Scotland may not be showing signs of voter fatigue in the style of ‘Brenda from Bristol’, but anyone hoping for more elections next year may be disappointed, writes Ian Swanson.
IT was meant to be Scotland’s second year in a row when the public were not asked to go to the polls – but instead 2019 saw two unscheduled elections, meaning voters have turned out nine times in six years.
The first surprise election came when Theresa May failed to meet the March 29 deadline for reaching a Brexit deal and the UK was forced to go ahead with elections to the European Parliament, even though we were supposed to be leaving the organisation and our seats had already been reallocated to other countries.
Mrs May had previously said taking part in European elections three years after the country had voted to leave the EU would be “unthinkable”.
She tried to avoid the election right up to the last minute, finally conceding with only two weeks to go that UK participation was after all inevitable.
The result – which saw the Conservatives finish in fifth place behind the Brexit Party, the Lib Dems, Labour and the Greens – was a humiliation and an embarrassment for Mrs May and the Tories.
And it gave a huge boost both to Nigel Farage’s Brexit Party as keepers of the Leave side’s true faith and to the Lib Dems as the most fervent pro-Remain party.
A divided nation
But these two parties’ dreams of turning European election success into domestic dominance were shattered by the second surprise election of the year, when Mrs May’s successor Boris Johnson persuaded MPs to agree to a pre-Christmas election. He protested he did not want the election but insisted he could not avoid it because parliament was blocking his attempts to deliver on Brexit. This ignored the fact MPs had finally given approval in principle to the deal he presented and merely refused the unreasonable demand it should complete its passage with virtually no scrutiny.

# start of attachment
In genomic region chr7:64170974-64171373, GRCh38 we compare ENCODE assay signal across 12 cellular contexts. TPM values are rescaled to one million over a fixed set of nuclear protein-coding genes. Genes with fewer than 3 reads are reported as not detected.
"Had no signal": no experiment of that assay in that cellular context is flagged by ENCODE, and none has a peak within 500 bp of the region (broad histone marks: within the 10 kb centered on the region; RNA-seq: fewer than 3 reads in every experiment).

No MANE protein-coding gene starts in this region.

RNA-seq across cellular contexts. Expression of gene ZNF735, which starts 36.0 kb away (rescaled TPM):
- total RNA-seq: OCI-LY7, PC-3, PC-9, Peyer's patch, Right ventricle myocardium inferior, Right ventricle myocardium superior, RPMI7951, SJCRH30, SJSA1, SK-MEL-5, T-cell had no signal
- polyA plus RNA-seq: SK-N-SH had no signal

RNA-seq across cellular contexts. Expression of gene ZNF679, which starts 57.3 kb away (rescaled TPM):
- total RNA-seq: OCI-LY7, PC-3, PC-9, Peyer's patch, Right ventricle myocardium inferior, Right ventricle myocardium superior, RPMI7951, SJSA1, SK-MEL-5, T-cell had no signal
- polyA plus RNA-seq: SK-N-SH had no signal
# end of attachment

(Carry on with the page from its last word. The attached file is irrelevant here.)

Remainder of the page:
This year also marked the 20th anniversary of the establishment of the Scottish Parliament and the departure of Scottish Tory leader Ruth Davidson, one of the most dynamic political figures of the devolution era.
But the two unwanted elections summed up so much about the year and the state of Scottish and British politics – the deep divide in public opinion, the volatile fortunes of the parties and the dominance of Brexit.
During the general election campaign, the Tories attacked the SNP for wanting to make 2020 the year of two referendums – one on Brexit, the other Indyref2.
They implied all right-thinking people could only regard such a prospect with horror. Perhaps they are right.
But is Scotland really a nation of Brendas from Bristol? There’s not much evidence that voter fatigue is a national disease here.
Although UK turnout was down slightly on December 12, the number going to the polls north of the Border was up 1.6 per cent on the 2017 general election – despite the distractions of Christmas shopping, school concerts, nativity plays and office parties.
All the constituencies in Edinburgh and the Lothians saw more people going out to vote on a cold winter’s day than in the summer election two years ago. But given the outcome, there will now be no second referendum on Brexit and although the SNP is pressing for Indyref2, it seems more likely this will come after the 2021 Holyrood elections. So 2020 might turn out to be a year when the public is not asked to vote at all.
And although Mr Johnson has promised to repeal the Fixed Term Parliaments Act, the fact he is firmly ensconced in 10 Downing Street with a comfortable Commons majority of 80 means there is little likelihood of a general election for another five years.
What will we do with ourselves in the meantime?